Tuesday, January 24, 2006

Is it a Good Time to Buy?

Some are now claiming it is a good time to buy in the bubble markets. Real estate agent Jackie Alexander out of suburban San Diego writes over at Realty Times:

This is a great time to buy in La Jolla! The market has slowed to a normal market so there aren't multiple offers to worry about and sellers are showing some flexibility when it comes to price.
Inventory is increasing, and prices are generally falling in the bubble markets.

Is it a good time to buy?

It certainly is a better environment to buy now then at the peak (generally at the end of the summer) because there is indeed more inventory available and lowball offers might be accepted by certain sellers. However, prices will continue to decline in the bubble markets for many years to come. The typical housing unit located in a bubble market will decline more then 20% in real dollars [inflation adjusted] over the course of 3 years from the peak price.

Many bubble markets will experience real price declines much greater then 20%. Some markets may experience price declines of 60% in real dollars over the next 3 years. Of course in some markets prices may decline for more then 3 years.

It is very hard to predict when the real dollar price bottom will occur in a bubble market. But in most bubble markets we are a mere 4 or 5 months from the peak price. It will take many years for prices to reach bottom. There are still large price declines ahead in the bubble markets. Now is NOT the time to buy in the bubble markets. Be patient. Prices will continue to fall.


  1. No one five years from now will say, 'I'm so glad I bought in Spring/2006'.

  2. To be honest, no one knows how far this goes or when. Those paying attention will see the relative bottom just as the relative top was easy. That said, "great time to buy" will manifest itself when all of the ya-hoos at Realty Times have left the business. 'Nuff said.

  3. I think it's important to keep in mind that the "bottom" will probably occur when most everyone thinks that downward price movements are here to stay for several years.

    Also, I think it's important to understand the difference between forecasts for "real (inflation-adjusted)" home prices and nominal home prices. If you are an investor deciding where to put your money, you look at real return on your investment. If you want to buy a home for the next 10-15 years of your life, then only pro-longed decreases in nominal home prices, which few forecasters are predicting, should scare you. Meaning, even if real growth in home prices is flat, or even slightly negative, over 10-15 years, that doesn't mean that your home will be worth less than the original balance on your mortgage.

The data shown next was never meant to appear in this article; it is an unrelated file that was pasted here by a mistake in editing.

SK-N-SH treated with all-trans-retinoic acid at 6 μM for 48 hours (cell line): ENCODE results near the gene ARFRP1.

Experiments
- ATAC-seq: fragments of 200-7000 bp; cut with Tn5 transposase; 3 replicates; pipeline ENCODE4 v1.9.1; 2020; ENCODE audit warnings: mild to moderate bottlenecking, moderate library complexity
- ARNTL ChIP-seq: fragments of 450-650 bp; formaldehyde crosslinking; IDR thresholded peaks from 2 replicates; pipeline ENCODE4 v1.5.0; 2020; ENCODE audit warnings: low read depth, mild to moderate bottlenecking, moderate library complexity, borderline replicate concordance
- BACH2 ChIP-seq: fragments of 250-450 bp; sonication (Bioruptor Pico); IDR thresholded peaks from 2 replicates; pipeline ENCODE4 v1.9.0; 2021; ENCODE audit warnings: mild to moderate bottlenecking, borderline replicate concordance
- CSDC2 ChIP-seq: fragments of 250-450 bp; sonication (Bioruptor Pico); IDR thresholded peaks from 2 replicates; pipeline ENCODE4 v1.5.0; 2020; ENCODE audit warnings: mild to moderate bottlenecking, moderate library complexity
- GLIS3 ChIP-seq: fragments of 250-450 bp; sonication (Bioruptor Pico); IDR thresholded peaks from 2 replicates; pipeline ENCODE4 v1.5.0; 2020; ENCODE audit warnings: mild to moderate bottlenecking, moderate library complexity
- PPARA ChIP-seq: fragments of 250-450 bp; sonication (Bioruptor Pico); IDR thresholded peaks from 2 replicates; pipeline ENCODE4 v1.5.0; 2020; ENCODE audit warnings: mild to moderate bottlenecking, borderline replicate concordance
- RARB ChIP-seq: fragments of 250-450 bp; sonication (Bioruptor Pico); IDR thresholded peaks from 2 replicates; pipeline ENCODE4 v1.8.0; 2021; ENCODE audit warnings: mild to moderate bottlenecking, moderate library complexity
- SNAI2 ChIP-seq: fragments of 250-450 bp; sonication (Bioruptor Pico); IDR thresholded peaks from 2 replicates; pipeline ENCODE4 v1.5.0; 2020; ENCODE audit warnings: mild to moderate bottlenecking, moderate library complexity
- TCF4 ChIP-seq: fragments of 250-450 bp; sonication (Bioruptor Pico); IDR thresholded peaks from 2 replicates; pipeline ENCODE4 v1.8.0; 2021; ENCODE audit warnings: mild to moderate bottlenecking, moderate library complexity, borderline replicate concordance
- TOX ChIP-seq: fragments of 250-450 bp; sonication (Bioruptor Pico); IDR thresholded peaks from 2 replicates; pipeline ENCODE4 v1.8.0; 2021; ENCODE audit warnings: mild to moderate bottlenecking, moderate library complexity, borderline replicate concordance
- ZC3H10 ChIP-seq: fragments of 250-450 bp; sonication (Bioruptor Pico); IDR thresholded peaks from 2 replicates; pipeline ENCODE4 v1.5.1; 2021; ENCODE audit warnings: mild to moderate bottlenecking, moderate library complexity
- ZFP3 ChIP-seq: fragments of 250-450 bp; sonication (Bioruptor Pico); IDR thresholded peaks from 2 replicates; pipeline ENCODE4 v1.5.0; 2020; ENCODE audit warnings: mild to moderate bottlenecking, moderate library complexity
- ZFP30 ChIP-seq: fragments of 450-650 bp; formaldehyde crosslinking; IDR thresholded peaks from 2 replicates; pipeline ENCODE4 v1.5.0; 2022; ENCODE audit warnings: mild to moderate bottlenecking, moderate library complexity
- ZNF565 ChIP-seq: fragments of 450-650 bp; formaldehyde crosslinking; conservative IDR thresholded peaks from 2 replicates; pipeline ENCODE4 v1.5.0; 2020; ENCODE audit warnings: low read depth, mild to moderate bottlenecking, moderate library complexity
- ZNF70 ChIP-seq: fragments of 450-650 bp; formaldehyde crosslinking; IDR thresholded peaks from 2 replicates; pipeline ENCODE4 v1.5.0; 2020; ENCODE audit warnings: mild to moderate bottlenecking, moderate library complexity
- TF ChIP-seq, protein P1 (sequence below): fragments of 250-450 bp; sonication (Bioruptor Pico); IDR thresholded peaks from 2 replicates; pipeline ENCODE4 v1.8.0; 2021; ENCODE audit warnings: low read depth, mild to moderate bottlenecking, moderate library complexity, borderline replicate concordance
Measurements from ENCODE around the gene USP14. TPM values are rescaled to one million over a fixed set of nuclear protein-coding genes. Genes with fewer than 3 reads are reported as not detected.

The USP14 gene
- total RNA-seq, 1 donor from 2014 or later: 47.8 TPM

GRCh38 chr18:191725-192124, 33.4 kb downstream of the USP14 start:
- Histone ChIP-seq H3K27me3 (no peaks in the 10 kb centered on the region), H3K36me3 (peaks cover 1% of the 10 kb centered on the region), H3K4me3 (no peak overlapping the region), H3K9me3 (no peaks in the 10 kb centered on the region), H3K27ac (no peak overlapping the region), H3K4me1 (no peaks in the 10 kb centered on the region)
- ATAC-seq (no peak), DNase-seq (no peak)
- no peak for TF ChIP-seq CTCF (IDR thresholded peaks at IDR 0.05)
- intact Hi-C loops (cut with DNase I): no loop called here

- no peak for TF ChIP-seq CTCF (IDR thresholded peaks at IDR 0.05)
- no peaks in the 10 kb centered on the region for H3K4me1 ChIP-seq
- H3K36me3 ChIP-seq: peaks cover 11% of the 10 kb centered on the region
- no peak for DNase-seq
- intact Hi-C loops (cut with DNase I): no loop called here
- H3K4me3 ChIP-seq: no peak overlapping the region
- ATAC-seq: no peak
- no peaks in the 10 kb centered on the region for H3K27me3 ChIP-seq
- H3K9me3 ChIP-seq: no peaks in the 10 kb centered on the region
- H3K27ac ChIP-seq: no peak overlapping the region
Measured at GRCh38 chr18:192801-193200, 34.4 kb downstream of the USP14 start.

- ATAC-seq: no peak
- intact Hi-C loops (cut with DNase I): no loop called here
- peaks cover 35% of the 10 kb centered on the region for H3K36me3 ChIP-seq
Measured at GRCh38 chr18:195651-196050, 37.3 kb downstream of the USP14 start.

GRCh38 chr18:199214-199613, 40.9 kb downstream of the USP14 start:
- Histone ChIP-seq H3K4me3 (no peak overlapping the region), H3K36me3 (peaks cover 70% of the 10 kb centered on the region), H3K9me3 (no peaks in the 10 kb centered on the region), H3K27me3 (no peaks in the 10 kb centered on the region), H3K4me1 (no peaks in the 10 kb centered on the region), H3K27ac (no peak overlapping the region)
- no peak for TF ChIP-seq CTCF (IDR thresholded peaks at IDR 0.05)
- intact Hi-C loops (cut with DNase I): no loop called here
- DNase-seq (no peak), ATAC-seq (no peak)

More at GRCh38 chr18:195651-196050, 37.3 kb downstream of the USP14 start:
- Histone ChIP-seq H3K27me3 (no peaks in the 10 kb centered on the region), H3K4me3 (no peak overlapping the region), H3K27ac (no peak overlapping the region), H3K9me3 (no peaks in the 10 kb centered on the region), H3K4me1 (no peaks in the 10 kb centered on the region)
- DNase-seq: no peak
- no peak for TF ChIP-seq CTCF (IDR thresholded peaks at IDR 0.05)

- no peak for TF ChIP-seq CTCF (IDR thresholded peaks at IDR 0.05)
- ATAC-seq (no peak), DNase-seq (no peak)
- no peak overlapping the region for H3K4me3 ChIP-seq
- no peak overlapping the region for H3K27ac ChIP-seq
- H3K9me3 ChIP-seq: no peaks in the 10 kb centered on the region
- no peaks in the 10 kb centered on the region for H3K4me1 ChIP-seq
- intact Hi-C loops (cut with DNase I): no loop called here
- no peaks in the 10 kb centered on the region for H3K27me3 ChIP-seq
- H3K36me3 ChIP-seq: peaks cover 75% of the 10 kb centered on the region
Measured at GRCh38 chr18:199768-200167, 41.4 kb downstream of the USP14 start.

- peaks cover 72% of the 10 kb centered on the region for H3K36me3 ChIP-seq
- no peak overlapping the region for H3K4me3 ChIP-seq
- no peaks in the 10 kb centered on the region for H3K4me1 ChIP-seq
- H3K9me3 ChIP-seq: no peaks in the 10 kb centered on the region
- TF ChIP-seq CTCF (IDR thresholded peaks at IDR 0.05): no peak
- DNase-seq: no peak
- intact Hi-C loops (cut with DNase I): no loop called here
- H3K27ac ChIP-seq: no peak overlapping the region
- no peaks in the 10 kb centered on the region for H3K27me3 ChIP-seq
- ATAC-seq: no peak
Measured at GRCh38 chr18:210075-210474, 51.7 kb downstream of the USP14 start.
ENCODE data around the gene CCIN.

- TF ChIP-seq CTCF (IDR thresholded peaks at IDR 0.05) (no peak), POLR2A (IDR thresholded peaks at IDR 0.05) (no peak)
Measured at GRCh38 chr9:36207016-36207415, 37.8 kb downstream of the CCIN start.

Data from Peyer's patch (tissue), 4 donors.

4. I disagree with the previous poster.

    Let's take a hypothetical example.
    Joe makes 60K a year. He buys a house for 400K. In 20 years, it's worth 500K (nominally), but much less in real terms as the bubble in real prices has popped. He now makes about 80K, and has little savings because he has been making high house payments for 20 years.

    On the other hand, Joe could rent in the same area and save his money. With his extra savings, he can either make a larger downpayment in a few years, or move somewhere else where the bubble is not so intense. He has more money in the bank at the end of 20 years, a better view of retirement, etc.

    I am not saying this is what will happen, but you do have to consider whether the alternatives are better, not just whether the nominal price is higher.

  5. Only a 33% raise over 20 years? Sounds like a pretty crappy job!

  6. O.k., ao make it more. He still doesn't have as much savings as he otherwise would have, because he paid too much for his house.

    However, your comment does show an implicit assumption of many buyers over the last few years- that there will be enough inflation to help them make their house payments.

  7. So would it make sense to buy a home now if you were able to get a distressed or pre forclosure home for 20-30%below market?
    I sold all my RE here in vegas a year ago and have been renting. We need to move again in a month and to be honest I miss owning my home. That said I do believe prices could and will drop at a least another 10 and maybe 20% here in the Vegas area.
    (I believe prices here have already dropped more than is being reported)

  8. Couple of points. First, housing certainly will not bottom out before the arm readjustments of 2007. Second, although there is inflation in this country, it would seem that there is less elsewhere. So, maybe that 60,000 dollar figure will go way up or maybe it won't. Depends on if we were to have a depression, which no one wants but could happen.